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FACTORS INFLUENCING THE SOLVENT EXTRACTION PROCESS The solvent extraction process can be affected by some factors. The factors are, (i) (ii) (iii) Contract time Extractor temperature Material preparation

(i) Contact Time Contact time is the time with in the extractor that the particle of material is actually in contact with the miscella or solvent. Sufficient Contact time is required between the particle of material and each stage of miscella to allow the miscella with in the particle to come into equilibrium with the miscella outside the particle. Contact time is affected by extractor size. Extractor design and material drainage rate. (ii) Extractor temperature The rate at which the solvent and miscella soak into the particle of material and come into equilibrium with the surrounding miscella increases with temperature. Ideally, one would extract just below the initial boiling point of the solvent. Due to the potential safety hazard of rapid vapourization and pressurization within the extractor, the 19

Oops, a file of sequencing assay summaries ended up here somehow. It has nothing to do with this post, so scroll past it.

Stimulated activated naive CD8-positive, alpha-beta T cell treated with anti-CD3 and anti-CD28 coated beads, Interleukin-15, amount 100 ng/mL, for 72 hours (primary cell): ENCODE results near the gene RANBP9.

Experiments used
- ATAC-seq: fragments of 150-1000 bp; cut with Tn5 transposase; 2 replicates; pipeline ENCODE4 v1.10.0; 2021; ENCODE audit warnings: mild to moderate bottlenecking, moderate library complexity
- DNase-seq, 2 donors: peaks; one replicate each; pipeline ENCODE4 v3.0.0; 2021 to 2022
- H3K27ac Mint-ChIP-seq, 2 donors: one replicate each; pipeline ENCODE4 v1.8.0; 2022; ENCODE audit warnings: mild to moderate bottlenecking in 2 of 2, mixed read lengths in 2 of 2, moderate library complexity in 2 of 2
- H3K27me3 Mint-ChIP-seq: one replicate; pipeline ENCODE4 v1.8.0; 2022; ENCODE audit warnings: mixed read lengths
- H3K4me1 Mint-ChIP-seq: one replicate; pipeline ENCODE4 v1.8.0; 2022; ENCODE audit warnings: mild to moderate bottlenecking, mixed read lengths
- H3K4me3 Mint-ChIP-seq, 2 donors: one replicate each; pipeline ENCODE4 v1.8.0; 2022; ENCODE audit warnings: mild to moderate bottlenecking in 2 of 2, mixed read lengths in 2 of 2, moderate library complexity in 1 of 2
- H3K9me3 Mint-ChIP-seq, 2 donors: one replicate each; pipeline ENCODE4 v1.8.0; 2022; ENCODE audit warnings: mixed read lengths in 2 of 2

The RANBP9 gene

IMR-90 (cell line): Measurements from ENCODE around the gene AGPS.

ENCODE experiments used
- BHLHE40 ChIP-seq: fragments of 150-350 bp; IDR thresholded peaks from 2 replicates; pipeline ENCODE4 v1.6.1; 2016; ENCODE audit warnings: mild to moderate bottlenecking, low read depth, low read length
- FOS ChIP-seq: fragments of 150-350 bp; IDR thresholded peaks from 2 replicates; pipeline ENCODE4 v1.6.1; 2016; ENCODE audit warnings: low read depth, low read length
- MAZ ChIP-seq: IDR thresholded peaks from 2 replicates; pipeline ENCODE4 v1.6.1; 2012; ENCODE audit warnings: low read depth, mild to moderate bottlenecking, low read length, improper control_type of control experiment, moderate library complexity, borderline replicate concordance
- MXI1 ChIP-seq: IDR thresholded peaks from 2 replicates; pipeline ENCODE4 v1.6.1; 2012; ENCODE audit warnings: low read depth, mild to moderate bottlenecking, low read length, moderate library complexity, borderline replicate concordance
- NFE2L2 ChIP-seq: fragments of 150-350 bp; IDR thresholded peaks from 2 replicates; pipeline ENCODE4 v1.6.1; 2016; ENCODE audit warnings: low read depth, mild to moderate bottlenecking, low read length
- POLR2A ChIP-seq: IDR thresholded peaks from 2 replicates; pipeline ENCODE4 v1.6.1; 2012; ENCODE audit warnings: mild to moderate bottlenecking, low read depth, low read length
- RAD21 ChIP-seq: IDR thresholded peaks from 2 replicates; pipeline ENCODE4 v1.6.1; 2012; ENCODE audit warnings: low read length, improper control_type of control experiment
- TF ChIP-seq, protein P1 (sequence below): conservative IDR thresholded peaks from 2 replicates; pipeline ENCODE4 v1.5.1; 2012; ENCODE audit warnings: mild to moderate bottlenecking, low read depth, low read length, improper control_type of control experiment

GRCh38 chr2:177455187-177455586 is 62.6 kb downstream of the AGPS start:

extraction temperature is held safely below the initial boiling point of the solvent. The industry standard extraction temperature is 60C (140 F) for commercial hexane. (iii) Material Preparation The thinner the cross section of the material particle, the faster the solvent and miscella can soak into the particle and come into equilibrium with the surrounding miscella. Also, the more oil cells that are actually ruptured, the more free oil is available to go rapidly into solution with the solvent. Both reducing the cross section of the particle and rupturing oil cells require significant energy consumption in the material preparation process, thus the extraction benefits of these parameters must be carefully balance with energy costs. Another important facet of material preparation is to create particle shapes that stack up in a material bed in such a manner as to allow the solvent to pass through at an adequate rate. The rate is determined by the extractor design and the time and also drainage rate. For example, 0.25mm (0.010) in Soyabean flakes has a maximum miscella flow rate of 1.2 lit/min/m2.

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OIL REFINERY PLANT